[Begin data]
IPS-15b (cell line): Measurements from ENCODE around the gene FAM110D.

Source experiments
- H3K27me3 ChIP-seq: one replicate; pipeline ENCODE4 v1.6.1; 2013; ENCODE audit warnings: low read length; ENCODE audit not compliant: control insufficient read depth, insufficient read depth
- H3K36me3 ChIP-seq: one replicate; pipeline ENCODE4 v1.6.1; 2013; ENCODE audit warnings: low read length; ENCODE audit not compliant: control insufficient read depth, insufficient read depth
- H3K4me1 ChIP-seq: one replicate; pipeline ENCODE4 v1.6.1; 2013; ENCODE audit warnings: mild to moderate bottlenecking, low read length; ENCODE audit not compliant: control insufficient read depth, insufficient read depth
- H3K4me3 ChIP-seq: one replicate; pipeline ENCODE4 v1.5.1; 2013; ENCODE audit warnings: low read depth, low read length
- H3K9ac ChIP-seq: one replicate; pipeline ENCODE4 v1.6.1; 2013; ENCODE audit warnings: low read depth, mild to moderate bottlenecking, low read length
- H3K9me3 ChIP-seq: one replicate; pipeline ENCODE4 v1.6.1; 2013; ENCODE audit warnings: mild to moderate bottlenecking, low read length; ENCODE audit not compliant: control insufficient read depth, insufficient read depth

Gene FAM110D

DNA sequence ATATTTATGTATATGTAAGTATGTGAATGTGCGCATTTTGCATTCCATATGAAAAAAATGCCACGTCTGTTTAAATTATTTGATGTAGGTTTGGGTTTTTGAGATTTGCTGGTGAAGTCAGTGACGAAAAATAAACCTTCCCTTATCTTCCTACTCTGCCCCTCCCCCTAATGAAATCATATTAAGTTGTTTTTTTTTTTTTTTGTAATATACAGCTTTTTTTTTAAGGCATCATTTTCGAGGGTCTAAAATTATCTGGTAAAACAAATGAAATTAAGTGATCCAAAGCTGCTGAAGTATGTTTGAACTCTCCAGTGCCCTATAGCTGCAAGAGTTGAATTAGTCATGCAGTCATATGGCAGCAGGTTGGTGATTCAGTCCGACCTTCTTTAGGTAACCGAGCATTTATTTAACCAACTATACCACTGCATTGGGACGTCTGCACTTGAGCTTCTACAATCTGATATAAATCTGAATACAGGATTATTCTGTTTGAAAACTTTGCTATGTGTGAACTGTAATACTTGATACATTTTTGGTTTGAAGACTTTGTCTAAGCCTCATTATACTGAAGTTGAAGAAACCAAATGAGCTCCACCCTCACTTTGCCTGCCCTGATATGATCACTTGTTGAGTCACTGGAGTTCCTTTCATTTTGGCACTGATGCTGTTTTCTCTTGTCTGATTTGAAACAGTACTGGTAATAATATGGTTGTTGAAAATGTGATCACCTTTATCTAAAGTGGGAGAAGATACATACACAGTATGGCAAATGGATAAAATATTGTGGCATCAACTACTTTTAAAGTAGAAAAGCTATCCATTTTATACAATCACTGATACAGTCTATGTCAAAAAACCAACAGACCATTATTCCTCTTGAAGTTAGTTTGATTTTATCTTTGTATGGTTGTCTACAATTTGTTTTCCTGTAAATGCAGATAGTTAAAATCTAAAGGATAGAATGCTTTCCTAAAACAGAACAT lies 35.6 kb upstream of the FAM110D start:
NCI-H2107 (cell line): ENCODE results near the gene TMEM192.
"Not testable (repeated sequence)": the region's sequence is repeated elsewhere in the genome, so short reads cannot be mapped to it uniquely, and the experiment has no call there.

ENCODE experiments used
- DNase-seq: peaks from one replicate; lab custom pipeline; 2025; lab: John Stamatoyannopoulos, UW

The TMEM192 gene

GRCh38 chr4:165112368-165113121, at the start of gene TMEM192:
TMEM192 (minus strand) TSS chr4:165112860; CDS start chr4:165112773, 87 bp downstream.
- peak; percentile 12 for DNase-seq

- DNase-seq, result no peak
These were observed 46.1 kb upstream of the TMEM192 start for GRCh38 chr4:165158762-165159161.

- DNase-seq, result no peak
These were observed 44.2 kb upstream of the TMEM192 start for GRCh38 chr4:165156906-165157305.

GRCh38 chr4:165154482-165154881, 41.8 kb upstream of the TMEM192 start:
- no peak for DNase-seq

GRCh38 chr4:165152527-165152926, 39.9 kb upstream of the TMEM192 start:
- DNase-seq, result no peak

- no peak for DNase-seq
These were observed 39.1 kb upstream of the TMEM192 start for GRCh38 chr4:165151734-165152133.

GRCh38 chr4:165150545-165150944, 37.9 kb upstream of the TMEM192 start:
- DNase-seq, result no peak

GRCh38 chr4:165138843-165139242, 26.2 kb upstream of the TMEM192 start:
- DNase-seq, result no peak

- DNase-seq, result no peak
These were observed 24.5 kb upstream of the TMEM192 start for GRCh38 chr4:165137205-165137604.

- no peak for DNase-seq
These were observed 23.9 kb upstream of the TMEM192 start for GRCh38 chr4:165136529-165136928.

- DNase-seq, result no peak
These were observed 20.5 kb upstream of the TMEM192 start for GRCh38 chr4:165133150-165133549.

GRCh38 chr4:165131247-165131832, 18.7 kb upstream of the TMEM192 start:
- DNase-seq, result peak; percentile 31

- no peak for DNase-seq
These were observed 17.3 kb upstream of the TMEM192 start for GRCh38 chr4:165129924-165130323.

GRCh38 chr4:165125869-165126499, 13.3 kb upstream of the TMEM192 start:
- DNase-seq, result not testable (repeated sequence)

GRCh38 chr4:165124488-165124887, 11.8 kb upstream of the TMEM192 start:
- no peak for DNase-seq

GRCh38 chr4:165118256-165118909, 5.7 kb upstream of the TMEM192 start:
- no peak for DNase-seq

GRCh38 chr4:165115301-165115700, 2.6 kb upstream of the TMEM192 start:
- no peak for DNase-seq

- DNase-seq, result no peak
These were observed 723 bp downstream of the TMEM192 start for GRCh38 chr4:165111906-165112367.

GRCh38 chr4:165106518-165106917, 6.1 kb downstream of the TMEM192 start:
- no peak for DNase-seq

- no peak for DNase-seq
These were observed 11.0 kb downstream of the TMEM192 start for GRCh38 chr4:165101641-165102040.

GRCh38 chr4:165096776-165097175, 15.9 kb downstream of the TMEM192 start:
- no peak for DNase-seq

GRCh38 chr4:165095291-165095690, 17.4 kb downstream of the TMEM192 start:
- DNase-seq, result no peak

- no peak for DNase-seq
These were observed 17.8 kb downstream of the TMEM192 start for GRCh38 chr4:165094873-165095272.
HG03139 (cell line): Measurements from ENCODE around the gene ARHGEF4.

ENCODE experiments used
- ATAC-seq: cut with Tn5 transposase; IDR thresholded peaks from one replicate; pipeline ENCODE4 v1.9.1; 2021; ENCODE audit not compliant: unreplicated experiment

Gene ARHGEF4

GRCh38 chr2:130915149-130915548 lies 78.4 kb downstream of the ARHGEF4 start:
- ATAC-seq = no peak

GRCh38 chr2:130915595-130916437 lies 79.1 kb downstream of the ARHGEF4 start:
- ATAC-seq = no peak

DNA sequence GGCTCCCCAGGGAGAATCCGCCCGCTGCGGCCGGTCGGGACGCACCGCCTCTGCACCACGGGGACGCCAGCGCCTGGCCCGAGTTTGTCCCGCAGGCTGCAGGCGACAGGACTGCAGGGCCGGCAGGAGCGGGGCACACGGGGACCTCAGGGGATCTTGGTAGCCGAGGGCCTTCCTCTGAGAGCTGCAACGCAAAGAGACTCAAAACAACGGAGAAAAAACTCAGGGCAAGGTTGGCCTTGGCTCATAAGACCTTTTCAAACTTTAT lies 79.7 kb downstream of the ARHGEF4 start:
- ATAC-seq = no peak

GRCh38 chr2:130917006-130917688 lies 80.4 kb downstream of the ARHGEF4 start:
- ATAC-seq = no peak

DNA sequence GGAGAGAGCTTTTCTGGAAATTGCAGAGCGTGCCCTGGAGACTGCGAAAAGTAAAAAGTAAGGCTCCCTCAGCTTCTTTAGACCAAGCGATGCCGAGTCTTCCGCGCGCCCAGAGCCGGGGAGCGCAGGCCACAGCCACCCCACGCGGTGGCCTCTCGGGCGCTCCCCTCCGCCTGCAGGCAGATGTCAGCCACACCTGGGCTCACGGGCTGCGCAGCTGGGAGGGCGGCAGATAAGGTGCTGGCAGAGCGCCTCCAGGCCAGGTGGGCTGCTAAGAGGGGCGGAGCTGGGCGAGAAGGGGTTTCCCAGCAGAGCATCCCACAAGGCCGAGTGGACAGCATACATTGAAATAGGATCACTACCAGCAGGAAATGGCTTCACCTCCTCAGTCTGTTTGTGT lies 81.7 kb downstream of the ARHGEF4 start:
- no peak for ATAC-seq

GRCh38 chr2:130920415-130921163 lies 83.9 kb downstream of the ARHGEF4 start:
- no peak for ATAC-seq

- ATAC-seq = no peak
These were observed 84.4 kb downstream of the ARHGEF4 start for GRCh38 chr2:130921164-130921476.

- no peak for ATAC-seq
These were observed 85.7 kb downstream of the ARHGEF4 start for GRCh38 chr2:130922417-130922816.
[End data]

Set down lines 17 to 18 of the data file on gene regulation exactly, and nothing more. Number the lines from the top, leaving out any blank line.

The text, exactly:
TMEM192 (minus strand) TSS chr4:165112860; CDS start chr4:165112773, 87 bp downstream.
- peak; percentile 12 for DNase-seq